Security agencies are not too thrilled about the Election Commission’s decision to share its data with interns from the United Nations.
Days after its plans to team up with Google were grounded by cautious security agencies, the Election Commission has found itself in a similar muddle.
EC authorities are again facing flak from intelligence agencies over their decision to open up the chief electoral office in six states for interns of the United Nations Development Programme.
The EC has given its nod to a programme under which UNDP interns will study, monitor and evaluate the patterns of voters -- in poll offices across six states -- during the forthcoming election season.
Officials of the Election Commission have been asked to supply the complete voters’ lists in these states to the UNDP interns.
"This is a breach of data security. Sharing such data can be dangerous to functional democratic elections. We shall take up this issue with the Prime Minister’s Office," said a senior source in the external affairs ministry.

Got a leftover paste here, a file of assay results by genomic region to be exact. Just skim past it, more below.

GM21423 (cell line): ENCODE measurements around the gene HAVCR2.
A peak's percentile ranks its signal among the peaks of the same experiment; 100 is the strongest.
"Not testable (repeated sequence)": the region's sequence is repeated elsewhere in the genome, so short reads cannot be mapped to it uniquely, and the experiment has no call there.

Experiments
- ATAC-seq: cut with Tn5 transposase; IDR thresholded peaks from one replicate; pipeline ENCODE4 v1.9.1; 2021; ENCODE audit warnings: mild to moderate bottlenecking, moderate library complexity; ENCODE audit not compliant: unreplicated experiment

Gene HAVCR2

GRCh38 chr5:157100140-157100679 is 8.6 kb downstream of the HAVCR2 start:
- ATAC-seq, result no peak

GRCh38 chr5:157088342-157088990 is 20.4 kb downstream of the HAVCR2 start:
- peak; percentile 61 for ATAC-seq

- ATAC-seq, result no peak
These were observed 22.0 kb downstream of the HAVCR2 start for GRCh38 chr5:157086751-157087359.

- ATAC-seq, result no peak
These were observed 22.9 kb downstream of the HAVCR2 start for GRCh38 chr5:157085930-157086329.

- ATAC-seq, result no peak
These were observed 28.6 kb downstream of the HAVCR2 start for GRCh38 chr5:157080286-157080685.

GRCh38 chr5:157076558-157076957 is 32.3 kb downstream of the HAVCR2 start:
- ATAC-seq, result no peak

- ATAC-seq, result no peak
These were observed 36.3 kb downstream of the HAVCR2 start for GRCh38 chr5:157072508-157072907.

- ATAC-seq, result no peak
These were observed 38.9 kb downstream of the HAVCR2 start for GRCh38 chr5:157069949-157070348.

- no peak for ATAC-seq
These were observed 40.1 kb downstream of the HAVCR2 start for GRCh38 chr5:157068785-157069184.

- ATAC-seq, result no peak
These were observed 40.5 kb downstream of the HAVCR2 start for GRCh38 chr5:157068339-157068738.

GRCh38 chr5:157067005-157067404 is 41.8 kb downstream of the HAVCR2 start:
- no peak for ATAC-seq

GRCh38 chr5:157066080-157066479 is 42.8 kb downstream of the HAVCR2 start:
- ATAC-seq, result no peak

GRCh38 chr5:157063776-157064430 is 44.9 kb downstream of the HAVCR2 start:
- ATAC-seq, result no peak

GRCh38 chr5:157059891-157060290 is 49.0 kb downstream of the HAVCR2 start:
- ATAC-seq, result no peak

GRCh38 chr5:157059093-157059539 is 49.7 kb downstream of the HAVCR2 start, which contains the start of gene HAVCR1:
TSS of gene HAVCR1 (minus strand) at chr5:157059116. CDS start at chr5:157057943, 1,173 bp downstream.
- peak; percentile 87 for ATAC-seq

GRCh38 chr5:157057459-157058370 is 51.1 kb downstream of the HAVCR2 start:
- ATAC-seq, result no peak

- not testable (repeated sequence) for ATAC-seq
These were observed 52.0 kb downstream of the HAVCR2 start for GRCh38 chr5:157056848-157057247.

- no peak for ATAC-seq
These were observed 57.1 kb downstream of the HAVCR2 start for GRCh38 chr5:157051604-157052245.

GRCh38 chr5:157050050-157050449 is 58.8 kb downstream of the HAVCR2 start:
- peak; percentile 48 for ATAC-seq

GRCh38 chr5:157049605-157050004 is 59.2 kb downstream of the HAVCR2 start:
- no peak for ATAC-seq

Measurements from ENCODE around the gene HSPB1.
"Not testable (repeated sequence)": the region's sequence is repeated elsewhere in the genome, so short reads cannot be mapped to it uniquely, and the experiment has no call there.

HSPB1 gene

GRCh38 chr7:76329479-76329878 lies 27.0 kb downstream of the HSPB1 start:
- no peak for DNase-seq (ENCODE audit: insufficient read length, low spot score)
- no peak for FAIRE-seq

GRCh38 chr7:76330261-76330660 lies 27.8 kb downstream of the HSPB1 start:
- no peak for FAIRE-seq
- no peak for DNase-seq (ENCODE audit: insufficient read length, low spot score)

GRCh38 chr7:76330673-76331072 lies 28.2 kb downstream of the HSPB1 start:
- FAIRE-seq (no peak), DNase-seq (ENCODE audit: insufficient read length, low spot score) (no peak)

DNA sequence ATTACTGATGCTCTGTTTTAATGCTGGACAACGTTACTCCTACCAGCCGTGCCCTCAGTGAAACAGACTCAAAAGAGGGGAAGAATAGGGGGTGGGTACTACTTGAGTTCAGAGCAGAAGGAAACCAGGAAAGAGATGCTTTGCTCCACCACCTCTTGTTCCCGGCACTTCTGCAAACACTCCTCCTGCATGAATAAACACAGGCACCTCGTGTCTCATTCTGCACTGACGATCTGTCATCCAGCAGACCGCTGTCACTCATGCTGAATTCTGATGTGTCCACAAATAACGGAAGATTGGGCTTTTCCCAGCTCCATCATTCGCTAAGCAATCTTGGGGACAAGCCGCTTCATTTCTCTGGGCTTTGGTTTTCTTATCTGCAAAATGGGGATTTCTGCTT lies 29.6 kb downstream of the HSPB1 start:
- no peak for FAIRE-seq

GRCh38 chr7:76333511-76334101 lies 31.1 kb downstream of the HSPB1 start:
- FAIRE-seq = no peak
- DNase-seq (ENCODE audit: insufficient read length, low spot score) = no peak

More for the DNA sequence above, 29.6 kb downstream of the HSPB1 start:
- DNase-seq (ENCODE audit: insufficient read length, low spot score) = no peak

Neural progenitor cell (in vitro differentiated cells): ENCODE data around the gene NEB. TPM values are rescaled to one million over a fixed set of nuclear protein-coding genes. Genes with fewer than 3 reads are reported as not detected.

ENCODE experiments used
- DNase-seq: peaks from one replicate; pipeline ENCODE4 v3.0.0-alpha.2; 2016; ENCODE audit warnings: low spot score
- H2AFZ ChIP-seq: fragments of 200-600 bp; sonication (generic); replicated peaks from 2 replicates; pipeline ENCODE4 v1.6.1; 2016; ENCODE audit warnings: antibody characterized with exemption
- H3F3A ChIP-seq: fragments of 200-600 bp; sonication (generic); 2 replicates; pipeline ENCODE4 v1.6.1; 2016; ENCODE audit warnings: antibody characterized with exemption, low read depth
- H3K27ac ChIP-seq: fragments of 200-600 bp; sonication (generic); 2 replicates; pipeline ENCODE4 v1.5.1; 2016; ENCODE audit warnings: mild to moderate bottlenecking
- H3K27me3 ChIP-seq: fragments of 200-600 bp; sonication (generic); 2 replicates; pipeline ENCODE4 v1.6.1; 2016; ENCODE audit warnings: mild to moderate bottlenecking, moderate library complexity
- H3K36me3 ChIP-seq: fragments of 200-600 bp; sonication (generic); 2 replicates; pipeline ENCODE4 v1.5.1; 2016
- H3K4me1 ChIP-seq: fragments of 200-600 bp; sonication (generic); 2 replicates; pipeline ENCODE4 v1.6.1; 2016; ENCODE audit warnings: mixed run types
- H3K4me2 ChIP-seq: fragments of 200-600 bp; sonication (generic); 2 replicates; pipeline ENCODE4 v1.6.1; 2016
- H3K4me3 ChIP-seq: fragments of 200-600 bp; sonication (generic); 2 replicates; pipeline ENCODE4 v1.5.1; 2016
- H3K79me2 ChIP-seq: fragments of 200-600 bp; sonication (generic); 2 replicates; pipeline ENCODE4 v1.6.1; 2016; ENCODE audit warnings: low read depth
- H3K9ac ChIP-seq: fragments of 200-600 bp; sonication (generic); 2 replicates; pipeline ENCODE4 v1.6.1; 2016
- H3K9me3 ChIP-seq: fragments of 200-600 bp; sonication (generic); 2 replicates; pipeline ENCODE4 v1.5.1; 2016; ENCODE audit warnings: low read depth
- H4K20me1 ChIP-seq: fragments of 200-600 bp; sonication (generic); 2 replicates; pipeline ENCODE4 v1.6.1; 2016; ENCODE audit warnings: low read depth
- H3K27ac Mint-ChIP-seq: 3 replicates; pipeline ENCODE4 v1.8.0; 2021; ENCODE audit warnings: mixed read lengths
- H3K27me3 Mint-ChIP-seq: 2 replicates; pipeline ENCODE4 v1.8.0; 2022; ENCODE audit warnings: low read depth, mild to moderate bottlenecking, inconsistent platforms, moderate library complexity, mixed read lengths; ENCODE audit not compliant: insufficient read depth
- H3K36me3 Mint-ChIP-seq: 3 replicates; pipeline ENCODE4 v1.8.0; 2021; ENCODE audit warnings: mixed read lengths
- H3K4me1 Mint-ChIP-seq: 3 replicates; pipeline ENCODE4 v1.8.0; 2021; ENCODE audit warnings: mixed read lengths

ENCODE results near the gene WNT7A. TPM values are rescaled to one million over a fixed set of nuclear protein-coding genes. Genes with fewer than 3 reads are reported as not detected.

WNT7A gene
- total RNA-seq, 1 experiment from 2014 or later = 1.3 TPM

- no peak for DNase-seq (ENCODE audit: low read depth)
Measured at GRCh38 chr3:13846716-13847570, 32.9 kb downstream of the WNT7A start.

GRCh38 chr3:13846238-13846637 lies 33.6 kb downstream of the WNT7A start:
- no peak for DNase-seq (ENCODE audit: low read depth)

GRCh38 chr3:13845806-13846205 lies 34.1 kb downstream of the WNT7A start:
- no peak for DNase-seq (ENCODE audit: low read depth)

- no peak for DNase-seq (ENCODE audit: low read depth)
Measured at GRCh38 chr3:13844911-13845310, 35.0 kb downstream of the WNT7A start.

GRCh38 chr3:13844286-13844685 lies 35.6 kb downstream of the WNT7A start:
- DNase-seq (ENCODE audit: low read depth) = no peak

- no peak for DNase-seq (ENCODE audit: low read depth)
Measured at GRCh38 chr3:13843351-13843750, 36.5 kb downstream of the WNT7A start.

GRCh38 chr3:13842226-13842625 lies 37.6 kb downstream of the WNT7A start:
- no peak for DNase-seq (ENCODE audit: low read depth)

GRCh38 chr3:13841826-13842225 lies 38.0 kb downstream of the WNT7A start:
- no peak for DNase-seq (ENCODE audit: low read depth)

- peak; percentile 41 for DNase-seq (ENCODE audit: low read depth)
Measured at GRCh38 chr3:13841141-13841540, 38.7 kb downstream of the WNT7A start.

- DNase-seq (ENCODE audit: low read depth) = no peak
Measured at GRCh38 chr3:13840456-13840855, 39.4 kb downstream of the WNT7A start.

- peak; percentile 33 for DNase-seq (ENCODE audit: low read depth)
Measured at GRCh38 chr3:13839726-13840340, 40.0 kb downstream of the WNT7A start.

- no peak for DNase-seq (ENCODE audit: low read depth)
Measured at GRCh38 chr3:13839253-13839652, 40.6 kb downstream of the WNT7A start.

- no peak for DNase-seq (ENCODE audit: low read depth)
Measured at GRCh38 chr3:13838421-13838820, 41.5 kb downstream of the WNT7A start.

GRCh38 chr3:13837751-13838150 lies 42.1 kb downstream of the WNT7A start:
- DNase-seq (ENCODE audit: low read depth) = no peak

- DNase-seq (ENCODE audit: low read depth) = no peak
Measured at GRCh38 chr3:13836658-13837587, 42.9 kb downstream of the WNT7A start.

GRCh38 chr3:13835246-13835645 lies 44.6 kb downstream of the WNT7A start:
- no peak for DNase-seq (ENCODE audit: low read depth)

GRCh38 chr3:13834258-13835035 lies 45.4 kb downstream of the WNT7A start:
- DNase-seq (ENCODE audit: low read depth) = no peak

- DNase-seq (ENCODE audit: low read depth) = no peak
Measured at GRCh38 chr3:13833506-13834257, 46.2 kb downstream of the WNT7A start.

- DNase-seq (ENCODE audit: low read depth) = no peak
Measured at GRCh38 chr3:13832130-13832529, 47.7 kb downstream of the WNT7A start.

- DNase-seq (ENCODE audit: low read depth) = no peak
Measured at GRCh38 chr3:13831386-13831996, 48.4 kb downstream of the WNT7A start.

The Intelligence Bureau, the Research and Analysis Wing and the EAM are all up in arms against the EC’s deal with the UNDP, informed sources told Rediff.com.
The EC had earlier got into trouble over its plans to team up with Google on a project to help Indian voters access information about the entire poll process.
Google had pitched an idea to the Election Commission to create a simpler and faster search tool for Indian voters to check whether they were registered correctly.
After severe warnings from security agencies -- which feared that the United States government could use the information accrued by Google to intensify its spying operations -- the EC had to scrap the agreement.
The Lok Sabha polls -- the world’s largest democratic exercise -- are expected to be held in May 2014.
Security agencies were also concerned about the fact that most of the UNDP interns belonged to a certain university in Delhi.
The EC’s decision to team up with UNDP interns will be reviewed at the end of January, said highly-placed sources.